And sometimes we sit at the corner of the street with a cigarette hanging out of our mouth (if that’s your kind of thing) as we flick and cast pebbles across the street. And of course all of this is a metaphor for the down-and-out perception that clogs our minds. The thing is there is no cigarette, there is no melodramatic sitting on the curb, either, in your nice clothes and pitifully looking across the street to shadow ghosts wallowing in the lamplight. You ultimately ask yourself what the hell are you even doing here, in this spot.
“That’s the punchline, that’s the way it should be.”
– The Walkmen, “That’s the Punchline“
The art of the aside isn’t as easy as it’s distinguished. It’s a moment that has to be recognized by all parties in the room: the people involved (especially), the people surrounding the one (especially) or (possibly) two or (maybe, and this is being overly generous) three (and no more)’, and the audience (which can be made up of a variety of beings for lack of a better word). The aside comes with convenient timing, when everyone else is busy having theirs, being wrapped up in a conversation that is highlighted over the mumbling of the environment and accented by the spotlight.
An aside is revealing. Anything can be said, or done without notice of the other people in the room, but the audience gets a view of what is going on. The character or characters could set the place afire and no one would give a care until someone spoke up and said, “Oh, shit. This place is is burning. We should probably leave.”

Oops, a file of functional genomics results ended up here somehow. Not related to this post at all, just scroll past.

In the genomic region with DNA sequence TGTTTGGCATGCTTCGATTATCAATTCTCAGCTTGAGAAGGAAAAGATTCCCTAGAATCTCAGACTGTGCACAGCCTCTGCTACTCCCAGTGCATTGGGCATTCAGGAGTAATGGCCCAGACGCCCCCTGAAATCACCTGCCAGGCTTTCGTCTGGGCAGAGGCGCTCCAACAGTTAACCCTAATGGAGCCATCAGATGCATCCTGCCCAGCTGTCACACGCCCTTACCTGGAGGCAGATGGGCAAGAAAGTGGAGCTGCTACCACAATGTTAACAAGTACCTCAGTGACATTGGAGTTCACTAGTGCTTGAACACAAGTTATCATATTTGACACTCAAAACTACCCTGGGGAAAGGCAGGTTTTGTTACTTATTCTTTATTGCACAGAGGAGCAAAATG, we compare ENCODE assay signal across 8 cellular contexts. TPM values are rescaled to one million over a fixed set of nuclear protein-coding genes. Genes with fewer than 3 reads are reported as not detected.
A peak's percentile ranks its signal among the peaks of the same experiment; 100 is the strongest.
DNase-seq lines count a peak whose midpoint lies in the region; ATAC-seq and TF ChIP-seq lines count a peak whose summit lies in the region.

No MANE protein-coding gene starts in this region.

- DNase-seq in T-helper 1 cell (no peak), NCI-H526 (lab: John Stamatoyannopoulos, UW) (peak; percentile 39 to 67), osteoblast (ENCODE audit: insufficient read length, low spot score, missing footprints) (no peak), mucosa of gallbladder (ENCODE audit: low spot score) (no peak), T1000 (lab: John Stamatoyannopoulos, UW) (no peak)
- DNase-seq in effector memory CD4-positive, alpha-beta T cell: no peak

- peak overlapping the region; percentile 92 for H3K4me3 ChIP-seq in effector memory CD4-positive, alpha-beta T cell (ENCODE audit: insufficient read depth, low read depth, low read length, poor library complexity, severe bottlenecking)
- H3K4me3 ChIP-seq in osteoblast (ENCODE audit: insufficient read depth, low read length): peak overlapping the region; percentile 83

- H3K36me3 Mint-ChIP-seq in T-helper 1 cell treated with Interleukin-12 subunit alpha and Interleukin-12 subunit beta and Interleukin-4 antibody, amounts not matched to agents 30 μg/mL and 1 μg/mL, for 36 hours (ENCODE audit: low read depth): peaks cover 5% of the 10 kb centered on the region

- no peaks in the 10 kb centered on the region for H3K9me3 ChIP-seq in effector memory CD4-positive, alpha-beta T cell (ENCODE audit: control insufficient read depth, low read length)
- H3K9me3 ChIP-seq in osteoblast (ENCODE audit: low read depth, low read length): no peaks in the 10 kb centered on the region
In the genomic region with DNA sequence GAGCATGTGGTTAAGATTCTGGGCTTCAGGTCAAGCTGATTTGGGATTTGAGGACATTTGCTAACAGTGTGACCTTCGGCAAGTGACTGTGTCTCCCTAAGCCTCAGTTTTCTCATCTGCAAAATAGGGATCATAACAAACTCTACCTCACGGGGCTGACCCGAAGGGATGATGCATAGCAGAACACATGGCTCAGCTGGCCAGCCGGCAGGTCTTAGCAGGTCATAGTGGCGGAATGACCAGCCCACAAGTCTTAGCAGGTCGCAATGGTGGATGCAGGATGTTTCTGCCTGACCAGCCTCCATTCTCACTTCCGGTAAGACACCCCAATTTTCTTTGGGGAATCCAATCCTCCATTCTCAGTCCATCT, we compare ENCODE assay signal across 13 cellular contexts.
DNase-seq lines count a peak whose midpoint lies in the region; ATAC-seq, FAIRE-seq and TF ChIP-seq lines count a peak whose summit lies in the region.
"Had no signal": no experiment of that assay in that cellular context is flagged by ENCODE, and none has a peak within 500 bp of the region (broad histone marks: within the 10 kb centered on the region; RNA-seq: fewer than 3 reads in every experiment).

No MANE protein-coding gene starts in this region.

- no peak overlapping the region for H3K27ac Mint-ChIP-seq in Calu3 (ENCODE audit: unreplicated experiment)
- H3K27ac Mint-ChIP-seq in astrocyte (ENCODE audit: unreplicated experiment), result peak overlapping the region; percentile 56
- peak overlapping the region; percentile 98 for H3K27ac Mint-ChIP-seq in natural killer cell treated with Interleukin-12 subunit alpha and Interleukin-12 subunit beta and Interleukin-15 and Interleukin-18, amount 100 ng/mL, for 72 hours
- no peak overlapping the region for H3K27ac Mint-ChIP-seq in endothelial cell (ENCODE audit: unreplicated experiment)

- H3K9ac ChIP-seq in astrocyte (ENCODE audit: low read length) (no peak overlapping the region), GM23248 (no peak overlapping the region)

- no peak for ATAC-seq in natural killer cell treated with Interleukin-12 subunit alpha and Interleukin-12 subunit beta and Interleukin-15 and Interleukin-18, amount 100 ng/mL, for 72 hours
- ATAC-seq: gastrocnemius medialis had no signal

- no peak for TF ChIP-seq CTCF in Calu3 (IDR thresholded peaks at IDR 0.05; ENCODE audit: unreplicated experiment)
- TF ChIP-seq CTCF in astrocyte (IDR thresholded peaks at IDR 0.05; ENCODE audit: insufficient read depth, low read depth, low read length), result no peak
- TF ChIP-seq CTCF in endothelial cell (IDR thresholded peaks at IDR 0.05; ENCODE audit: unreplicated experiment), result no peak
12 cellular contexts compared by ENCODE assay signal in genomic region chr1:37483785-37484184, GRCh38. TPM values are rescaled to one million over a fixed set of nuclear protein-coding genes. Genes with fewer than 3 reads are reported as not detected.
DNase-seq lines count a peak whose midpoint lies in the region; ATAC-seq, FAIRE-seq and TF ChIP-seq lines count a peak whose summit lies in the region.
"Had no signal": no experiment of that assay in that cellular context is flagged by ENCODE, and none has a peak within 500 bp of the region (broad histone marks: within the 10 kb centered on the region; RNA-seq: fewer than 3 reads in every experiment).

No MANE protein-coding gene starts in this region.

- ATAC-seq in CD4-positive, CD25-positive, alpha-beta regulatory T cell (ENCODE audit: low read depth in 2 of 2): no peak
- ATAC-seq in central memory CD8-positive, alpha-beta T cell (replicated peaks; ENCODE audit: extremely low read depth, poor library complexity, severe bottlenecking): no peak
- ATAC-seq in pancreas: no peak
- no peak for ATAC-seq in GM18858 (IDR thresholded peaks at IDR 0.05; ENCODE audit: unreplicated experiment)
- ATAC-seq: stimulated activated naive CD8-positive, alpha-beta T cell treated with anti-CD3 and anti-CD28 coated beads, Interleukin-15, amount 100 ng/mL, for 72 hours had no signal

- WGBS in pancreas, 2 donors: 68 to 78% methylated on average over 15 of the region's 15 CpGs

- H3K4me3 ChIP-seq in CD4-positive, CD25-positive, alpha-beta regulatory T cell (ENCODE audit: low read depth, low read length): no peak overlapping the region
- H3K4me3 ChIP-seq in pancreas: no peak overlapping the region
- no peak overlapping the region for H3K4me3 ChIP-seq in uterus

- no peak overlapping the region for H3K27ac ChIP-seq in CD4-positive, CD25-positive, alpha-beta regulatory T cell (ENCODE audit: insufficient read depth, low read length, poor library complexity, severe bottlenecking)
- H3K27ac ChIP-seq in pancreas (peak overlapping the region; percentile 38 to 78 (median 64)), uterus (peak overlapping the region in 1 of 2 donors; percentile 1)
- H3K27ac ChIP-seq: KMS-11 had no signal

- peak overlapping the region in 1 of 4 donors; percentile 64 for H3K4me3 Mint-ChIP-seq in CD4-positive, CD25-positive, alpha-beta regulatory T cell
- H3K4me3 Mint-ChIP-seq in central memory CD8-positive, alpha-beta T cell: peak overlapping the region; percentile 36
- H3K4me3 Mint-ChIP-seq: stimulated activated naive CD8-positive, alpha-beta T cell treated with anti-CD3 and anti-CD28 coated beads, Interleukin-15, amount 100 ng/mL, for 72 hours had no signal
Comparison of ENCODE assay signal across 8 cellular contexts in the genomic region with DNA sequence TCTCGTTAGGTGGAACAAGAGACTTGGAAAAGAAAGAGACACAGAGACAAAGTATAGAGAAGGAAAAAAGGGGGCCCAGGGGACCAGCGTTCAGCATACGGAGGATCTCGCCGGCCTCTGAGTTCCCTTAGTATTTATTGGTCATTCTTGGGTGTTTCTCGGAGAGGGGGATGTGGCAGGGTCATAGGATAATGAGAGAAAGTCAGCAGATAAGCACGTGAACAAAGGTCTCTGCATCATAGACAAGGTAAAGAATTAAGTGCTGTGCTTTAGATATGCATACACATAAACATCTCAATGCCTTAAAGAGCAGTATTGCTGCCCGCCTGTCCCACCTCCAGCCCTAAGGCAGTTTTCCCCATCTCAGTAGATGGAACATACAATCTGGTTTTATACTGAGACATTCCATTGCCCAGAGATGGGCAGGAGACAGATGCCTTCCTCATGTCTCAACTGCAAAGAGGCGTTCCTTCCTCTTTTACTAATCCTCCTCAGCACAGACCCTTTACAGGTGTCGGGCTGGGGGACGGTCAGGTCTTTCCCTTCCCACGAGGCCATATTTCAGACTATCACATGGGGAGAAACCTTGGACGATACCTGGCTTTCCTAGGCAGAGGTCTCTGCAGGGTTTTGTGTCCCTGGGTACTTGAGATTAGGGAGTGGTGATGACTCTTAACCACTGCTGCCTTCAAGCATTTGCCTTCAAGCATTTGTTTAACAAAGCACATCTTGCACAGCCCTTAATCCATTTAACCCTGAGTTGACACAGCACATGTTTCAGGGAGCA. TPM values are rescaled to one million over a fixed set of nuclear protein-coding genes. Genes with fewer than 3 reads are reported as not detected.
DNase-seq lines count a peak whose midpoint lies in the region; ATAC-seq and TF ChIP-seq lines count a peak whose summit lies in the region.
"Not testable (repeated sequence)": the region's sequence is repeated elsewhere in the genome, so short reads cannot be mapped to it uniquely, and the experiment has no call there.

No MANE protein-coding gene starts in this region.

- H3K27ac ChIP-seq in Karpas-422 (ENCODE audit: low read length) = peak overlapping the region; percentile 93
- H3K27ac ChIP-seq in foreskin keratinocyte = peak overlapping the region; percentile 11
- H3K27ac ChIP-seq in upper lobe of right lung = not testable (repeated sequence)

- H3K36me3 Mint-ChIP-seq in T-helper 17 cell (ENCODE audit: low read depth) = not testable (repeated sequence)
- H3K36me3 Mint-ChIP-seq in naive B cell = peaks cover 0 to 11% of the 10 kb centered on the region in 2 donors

It’s a moment where there is often a reveal. The main character could showcase and vocalize their thoughts, a tidbit of information about others (characterization) that no one may know, and an interaction that is essential and crucial to the denouement. You could witness a murder/assault, an affair, a rescuing, a connection (perhaps two pairs of eyes meeting across a room), an interaction with a pet, a child about to put something into a sink, a clogging of a toilet, an anvil falling from the sky … anything the imagination can lead you to.
The aside is a part that you probably should be paying attention to, especially if it happens numerous times over. Why? Well, the action or information usually is revisited in the future in some form or another. A couple of the characters that would be affected could be sitting somewhere, lying down if it’s the case, talking and basking in lamplight and comforted by shadows, taking a stroll, eating out … wherever.
Usually the future case, the revisiting, involves a reveal. Someone ends up kicking themselves.
“You say something’s wrong,
this kind of lifestyle does not work.
I’m trying something else
for a change, for a change.
That’s OK, OK, OK.”
– The Walkmen, “Revenge Wears No Wristwatch“
Then it’s time for that monumental soliloquy. The shift in persona. The change. The possibility for success or digging oneself deeper into the mess that they are in. But there is no necessity to debate whether the best way to tell a story, to play out your life, whether the meaning of life is best captured and told through drama or comedy, because it (the “great debate”) has already been done.
And, no, Wallace Shawn does not say, “Inconceivable!”
There is action to be taken. But a lot has to be thought through before the next pawn, the next decision, is played. But, perhaps, is it best to let the situation lie, let it be it is what it is?
Look down the road. There is more road.
“He spoke. And drank rapidly a glass of water.”
– E. E. Cummings